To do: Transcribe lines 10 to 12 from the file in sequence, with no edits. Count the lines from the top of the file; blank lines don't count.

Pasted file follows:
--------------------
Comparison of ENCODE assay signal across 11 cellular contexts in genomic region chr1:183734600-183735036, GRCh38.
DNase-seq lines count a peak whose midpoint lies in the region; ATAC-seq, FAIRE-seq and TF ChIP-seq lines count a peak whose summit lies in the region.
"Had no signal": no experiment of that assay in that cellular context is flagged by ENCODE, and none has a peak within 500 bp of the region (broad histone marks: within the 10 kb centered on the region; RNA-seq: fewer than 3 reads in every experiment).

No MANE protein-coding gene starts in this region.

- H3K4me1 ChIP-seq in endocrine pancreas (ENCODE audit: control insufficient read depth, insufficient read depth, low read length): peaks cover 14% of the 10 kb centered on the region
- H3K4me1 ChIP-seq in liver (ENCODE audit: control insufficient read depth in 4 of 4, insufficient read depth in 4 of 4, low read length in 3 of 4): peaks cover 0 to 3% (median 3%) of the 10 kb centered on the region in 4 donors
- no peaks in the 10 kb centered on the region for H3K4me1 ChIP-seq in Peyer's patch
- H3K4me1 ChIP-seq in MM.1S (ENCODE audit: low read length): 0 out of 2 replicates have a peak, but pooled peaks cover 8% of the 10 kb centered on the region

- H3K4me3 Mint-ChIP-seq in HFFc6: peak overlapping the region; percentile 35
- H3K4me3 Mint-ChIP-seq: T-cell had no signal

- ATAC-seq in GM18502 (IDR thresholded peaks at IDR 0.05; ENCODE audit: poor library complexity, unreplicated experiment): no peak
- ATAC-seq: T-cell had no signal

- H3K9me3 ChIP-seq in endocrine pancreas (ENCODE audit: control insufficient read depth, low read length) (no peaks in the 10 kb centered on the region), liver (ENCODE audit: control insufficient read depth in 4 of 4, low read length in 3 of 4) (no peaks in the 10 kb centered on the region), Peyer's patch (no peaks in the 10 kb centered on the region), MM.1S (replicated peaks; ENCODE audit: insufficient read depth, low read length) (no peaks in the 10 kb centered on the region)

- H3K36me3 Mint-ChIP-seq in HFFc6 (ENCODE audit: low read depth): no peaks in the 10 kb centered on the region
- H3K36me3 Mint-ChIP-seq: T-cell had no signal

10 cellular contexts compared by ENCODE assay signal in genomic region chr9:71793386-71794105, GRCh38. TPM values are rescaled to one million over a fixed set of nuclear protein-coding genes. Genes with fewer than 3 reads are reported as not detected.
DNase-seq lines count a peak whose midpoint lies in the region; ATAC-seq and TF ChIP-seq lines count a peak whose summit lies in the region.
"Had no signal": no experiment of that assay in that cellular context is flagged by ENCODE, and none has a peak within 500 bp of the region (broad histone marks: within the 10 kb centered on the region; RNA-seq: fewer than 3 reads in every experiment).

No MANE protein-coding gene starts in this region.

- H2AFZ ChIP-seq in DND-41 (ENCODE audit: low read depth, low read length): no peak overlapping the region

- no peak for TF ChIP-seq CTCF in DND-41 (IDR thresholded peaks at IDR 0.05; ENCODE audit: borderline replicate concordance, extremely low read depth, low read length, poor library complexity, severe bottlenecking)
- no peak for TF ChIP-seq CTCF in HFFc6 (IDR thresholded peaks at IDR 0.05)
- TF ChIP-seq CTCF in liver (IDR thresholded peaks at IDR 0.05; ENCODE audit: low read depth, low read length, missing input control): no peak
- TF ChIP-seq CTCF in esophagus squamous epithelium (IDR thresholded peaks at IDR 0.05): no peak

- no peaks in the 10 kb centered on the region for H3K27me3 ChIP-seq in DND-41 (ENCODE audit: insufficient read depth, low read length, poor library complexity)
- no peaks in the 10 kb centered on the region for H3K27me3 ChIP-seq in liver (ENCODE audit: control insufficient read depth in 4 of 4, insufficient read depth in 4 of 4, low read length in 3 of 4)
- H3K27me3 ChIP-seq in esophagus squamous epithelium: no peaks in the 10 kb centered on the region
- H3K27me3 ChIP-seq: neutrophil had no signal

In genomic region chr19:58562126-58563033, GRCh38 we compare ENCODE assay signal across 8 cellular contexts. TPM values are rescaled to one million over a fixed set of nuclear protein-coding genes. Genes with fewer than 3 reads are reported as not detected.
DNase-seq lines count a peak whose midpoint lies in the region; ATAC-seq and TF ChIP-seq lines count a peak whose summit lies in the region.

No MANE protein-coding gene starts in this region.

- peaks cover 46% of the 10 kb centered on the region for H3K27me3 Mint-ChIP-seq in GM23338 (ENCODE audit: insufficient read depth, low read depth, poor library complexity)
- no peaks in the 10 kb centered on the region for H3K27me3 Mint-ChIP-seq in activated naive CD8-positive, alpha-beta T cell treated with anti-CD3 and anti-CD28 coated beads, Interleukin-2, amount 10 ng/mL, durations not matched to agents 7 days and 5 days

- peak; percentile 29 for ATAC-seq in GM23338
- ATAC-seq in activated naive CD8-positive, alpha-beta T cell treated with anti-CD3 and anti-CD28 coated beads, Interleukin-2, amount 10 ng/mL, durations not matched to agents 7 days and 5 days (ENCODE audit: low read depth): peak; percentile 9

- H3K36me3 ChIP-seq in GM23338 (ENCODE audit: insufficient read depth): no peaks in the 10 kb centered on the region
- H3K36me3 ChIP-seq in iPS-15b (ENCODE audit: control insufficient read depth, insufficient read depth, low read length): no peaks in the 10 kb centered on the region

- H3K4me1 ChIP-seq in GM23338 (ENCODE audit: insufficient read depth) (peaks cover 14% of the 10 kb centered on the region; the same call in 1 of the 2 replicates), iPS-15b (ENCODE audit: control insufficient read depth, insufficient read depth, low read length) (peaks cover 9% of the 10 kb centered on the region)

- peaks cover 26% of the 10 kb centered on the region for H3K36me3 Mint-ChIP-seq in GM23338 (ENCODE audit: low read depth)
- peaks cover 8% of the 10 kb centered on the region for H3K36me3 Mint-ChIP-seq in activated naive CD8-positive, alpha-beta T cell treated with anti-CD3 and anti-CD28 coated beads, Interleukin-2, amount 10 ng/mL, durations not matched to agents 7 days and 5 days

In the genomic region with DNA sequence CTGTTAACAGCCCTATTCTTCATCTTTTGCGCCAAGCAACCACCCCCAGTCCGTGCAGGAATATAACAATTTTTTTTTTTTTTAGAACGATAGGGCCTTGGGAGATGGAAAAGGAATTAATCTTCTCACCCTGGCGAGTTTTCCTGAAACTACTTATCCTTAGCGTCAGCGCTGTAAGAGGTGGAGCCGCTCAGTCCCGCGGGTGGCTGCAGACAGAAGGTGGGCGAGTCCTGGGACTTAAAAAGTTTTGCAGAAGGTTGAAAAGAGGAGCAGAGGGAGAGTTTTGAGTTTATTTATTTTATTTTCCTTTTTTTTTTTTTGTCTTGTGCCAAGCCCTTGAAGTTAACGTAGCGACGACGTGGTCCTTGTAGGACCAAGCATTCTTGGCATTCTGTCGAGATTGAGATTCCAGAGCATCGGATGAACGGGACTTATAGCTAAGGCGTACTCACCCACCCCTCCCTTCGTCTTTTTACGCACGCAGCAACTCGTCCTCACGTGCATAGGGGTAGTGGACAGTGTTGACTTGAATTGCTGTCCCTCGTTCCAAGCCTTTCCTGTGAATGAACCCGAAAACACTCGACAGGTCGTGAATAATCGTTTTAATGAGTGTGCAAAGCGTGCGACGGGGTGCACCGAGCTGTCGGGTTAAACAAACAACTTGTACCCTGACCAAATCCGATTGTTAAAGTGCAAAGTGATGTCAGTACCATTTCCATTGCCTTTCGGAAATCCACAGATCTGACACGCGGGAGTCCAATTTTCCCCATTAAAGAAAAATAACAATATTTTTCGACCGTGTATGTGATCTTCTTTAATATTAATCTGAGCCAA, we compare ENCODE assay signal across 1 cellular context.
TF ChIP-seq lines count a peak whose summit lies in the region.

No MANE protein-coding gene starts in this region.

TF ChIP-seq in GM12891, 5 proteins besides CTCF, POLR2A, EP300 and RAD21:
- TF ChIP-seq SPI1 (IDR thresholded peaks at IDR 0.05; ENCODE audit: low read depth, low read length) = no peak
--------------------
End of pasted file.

- H3K4me3 Mint-ChIP-seq: T-cell had no signal

- ATAC-seq in GM18502 (IDR thresholded peaks at IDR 0.05; ENCODE audit: poor library complexity, unreplicated experiment): no peak
- ATAC-seq: T-cell had no signal